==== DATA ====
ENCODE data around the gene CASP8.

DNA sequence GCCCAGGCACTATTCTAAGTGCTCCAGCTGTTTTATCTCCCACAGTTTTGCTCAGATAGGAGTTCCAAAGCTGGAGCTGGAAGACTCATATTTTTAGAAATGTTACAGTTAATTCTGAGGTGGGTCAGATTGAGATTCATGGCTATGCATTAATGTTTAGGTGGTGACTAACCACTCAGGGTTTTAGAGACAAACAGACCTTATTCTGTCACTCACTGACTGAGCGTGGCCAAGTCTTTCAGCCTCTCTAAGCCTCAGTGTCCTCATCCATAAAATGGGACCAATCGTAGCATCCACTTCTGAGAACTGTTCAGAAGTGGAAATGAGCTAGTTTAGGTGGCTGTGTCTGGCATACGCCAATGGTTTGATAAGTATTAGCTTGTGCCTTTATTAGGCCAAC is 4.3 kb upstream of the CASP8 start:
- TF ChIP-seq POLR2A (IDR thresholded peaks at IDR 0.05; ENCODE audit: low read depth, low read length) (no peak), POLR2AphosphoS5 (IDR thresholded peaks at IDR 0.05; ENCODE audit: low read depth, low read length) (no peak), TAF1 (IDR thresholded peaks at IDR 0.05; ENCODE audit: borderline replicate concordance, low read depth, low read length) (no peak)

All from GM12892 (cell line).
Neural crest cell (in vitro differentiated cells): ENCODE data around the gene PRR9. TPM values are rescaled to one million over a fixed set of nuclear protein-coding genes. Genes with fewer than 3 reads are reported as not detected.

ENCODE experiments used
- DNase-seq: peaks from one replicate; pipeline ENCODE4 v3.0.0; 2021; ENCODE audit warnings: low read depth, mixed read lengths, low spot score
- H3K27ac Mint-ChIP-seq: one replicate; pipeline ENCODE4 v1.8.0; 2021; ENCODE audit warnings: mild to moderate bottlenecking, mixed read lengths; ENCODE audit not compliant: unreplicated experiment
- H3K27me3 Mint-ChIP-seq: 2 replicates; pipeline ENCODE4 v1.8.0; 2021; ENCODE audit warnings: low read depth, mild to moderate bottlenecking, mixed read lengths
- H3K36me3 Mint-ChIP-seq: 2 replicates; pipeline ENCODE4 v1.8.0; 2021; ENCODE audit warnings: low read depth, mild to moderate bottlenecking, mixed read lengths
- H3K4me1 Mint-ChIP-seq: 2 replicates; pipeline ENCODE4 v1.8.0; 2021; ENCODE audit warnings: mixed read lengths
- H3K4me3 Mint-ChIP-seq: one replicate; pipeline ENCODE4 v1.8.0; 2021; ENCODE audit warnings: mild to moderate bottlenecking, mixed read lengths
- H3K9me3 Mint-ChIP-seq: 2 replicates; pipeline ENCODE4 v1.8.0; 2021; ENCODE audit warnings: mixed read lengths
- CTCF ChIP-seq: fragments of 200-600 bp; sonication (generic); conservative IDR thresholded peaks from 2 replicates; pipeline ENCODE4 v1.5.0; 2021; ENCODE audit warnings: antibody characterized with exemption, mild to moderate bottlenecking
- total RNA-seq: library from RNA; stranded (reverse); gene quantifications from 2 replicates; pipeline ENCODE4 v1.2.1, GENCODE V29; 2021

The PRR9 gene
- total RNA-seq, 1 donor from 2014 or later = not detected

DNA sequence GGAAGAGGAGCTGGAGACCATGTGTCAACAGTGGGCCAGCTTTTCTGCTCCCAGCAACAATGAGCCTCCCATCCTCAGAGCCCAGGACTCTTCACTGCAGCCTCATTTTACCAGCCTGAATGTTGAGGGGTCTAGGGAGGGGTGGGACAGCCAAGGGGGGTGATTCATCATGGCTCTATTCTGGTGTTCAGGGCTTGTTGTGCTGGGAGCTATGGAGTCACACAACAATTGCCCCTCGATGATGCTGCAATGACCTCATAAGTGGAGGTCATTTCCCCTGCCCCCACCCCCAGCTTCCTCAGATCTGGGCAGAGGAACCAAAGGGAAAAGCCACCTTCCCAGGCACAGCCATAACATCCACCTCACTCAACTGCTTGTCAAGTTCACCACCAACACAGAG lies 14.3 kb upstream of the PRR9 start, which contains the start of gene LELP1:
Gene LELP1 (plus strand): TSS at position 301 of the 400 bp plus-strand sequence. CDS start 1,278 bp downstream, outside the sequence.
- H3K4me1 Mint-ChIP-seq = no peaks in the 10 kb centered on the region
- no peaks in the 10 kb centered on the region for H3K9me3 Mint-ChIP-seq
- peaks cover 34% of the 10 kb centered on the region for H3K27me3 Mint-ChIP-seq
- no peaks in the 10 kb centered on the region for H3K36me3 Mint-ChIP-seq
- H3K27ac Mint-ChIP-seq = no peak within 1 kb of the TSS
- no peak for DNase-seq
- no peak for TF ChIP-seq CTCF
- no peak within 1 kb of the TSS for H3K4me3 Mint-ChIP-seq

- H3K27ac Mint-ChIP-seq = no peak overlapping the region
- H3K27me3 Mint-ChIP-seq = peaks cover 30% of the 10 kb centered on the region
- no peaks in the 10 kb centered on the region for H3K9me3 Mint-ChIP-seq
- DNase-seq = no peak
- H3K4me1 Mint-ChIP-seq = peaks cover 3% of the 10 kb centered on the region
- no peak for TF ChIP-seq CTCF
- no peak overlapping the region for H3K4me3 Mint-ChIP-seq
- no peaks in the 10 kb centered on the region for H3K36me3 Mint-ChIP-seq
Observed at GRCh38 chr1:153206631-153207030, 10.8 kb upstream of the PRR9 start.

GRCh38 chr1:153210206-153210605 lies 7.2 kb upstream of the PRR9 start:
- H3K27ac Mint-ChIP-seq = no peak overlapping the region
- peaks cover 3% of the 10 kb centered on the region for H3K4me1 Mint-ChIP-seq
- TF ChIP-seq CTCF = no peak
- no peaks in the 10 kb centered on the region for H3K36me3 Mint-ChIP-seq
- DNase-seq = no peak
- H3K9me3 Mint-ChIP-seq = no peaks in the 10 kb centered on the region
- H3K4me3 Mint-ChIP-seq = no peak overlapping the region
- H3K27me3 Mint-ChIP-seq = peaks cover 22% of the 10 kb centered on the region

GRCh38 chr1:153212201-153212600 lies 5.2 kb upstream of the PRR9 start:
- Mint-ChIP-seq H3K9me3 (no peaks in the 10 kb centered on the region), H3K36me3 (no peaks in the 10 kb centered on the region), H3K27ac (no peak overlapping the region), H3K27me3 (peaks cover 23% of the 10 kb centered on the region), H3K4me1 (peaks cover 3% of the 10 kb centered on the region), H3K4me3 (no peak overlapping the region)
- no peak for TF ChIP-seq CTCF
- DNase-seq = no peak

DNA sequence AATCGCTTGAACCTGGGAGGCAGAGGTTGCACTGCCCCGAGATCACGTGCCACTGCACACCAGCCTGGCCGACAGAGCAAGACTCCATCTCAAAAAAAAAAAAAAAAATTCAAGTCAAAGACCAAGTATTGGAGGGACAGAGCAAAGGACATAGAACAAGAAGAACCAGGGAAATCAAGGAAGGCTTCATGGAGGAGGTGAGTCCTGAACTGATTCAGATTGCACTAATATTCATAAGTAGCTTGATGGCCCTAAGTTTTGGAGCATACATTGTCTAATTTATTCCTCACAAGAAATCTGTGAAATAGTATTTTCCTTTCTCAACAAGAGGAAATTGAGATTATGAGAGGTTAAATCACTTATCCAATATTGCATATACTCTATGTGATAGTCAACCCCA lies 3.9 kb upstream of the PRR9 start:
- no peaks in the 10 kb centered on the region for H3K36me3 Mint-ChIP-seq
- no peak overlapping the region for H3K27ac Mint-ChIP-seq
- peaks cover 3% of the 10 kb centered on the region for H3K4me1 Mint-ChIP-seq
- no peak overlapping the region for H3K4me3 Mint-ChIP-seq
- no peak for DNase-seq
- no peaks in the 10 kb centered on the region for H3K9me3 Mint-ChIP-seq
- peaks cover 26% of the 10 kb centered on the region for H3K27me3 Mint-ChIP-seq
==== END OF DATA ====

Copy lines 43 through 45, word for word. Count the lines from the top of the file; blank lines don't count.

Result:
- H3K9me3 Mint-ChIP-seq = no peaks in the 10 kb centered on the region
- H3K4me3 Mint-ChIP-seq = no peak overlapping the region
- H3K27me3 Mint-ChIP-seq = peaks cover 22% of the 10 kb centered on the region